Ongoing work by a professor and a student at SUNY Oswego on the strategic role of a basic emotion will expand under a new $92,200 federal grant beginning in January.
Dr. Craig DeLancey, an assistant professor of philosophy and cognitive science, and John Callan, a junior majoring in computer science and cognitive science, received a campus Challenge Grant last spring for their project to use simulations to test a series of hypotheses about the nature of the social and economic role of anger.
Now the Army Research Institute’s Office of Basic Research has awarded DeLancey a year-long grant to hire an additional student and expand the study to, among other things, include the role of fear. “This is a very extensive extension of that project,” DeLancey said.
Emotions like anger and fear often decisively determine how a person or a group behaves, DeLancey explained in his proposal, but predicting their role in varying scenarios has proven difficult. Standard economic and game-theory models often fail to reflect actual behavior, he said, and the subject is too complex to study through experiments with animal or human subjects.
“It’s really hard to experiment with emotions,” he said. “Simulation is one of the few ways to get some traction.”
With Callan as his computer programmer, he develops simulated individuals, or agents, and then uses genetic algorithms to “evolve” emotional behaviors, first in one-to-one interactions and then in more complex social interactions.
They are focusing on retributive action as the emotional behavior associated with anger and flight as the emotional behavior associated with fear.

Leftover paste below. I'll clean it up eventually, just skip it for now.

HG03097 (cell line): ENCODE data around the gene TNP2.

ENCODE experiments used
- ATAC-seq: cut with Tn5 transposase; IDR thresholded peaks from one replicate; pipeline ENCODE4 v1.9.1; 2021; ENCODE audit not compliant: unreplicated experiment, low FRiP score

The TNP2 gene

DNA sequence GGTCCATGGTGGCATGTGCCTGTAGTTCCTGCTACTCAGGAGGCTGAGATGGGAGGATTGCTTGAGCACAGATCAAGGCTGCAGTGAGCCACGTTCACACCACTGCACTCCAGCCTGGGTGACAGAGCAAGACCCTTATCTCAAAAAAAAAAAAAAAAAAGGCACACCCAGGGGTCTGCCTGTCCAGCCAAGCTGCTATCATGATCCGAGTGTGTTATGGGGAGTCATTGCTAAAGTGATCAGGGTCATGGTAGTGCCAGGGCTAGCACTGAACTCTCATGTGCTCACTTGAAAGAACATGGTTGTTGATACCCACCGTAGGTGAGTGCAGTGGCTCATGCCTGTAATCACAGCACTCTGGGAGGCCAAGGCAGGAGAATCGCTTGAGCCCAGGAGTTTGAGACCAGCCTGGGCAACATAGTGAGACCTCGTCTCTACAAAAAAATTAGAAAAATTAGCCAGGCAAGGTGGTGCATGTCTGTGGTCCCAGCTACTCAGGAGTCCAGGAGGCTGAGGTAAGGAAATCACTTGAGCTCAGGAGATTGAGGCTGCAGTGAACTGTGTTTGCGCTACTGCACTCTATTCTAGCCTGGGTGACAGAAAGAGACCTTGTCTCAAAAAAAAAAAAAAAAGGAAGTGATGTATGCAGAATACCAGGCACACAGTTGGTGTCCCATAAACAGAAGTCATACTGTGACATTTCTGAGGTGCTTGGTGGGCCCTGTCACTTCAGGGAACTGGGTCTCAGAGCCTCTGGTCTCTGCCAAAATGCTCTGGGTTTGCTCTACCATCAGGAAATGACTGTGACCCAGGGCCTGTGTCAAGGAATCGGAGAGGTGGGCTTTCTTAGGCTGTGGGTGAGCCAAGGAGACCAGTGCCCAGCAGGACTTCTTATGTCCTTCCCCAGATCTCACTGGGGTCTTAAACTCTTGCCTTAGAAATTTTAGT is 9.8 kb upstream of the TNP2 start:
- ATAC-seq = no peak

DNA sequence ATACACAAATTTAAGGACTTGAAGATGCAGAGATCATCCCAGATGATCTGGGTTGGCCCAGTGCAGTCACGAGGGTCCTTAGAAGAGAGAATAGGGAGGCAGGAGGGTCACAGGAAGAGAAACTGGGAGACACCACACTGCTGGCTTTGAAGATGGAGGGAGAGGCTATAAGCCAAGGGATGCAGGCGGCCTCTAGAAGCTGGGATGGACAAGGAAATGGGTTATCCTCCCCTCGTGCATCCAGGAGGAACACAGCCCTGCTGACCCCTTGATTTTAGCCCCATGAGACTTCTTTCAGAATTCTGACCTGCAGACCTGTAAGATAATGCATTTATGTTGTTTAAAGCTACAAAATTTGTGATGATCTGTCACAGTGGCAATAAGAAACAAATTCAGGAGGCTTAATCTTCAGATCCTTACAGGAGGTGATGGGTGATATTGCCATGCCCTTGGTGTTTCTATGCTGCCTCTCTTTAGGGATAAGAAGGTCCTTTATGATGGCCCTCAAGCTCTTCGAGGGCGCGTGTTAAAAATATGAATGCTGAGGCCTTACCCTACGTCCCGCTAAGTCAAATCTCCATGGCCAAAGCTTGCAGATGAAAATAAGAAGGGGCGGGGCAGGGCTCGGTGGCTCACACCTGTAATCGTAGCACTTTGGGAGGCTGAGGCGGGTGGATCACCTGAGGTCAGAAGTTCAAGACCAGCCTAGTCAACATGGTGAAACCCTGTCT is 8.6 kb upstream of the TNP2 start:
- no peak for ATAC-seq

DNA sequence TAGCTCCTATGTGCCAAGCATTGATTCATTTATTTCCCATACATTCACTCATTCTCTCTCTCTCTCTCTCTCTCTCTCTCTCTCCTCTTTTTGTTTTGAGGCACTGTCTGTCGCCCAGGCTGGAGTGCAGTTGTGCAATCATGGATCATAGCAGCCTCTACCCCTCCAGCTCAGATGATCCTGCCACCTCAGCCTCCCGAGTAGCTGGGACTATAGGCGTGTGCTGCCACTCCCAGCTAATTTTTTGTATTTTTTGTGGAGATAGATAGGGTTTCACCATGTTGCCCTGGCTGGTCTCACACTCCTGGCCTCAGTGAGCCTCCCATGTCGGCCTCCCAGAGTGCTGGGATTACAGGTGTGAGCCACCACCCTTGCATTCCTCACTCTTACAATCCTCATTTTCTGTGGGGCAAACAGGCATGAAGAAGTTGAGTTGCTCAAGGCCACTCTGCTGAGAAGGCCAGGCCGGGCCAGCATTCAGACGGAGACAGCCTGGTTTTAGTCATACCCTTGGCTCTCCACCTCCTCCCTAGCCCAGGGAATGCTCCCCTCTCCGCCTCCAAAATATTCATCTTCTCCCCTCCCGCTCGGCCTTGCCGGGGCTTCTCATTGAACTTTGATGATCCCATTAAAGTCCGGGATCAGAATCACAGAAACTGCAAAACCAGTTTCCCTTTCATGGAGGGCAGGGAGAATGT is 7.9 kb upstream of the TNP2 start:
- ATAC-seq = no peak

DeLancey’s approach using computer simulation will be able to take into account such complexities as how an individual’s display of emotions affects others in the group, what happens when an individual lies, and how individual and group behavior over time shapes future interactions and defines social standards.
“No one has used these technologies to look at how emotion evolves,” he said. “To my knowledge, nobody out there is doing this.”
Callan and the other student that DeLancey will bring on in January are key collaborators on the project, the professor said. “Undergraduate computer science students can do important work,” he said. “They’re really in the trenches doing the work, working with me, kicking around ideas. It really is collaborative.”
DeLancey is the author of the book “Passionate Engines: What Emotions Reveal About Mind and Artificial Intelligence,” published by Oxford University Press in 2002, and his work has been applied to financial problems on Wall Street. He joined Oswego’s philosophy faculty two years ago.
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PHOTO CAPTION: Calculating behavior — Dr. Craig DeLancey of SUNY Oswego’s philosophy department works with student John Callan on a project that uses computer simulations to model the strategic effects of emotion. DeLancey has received a federal grant to expand the project
(Posted: Sep 08, 2004)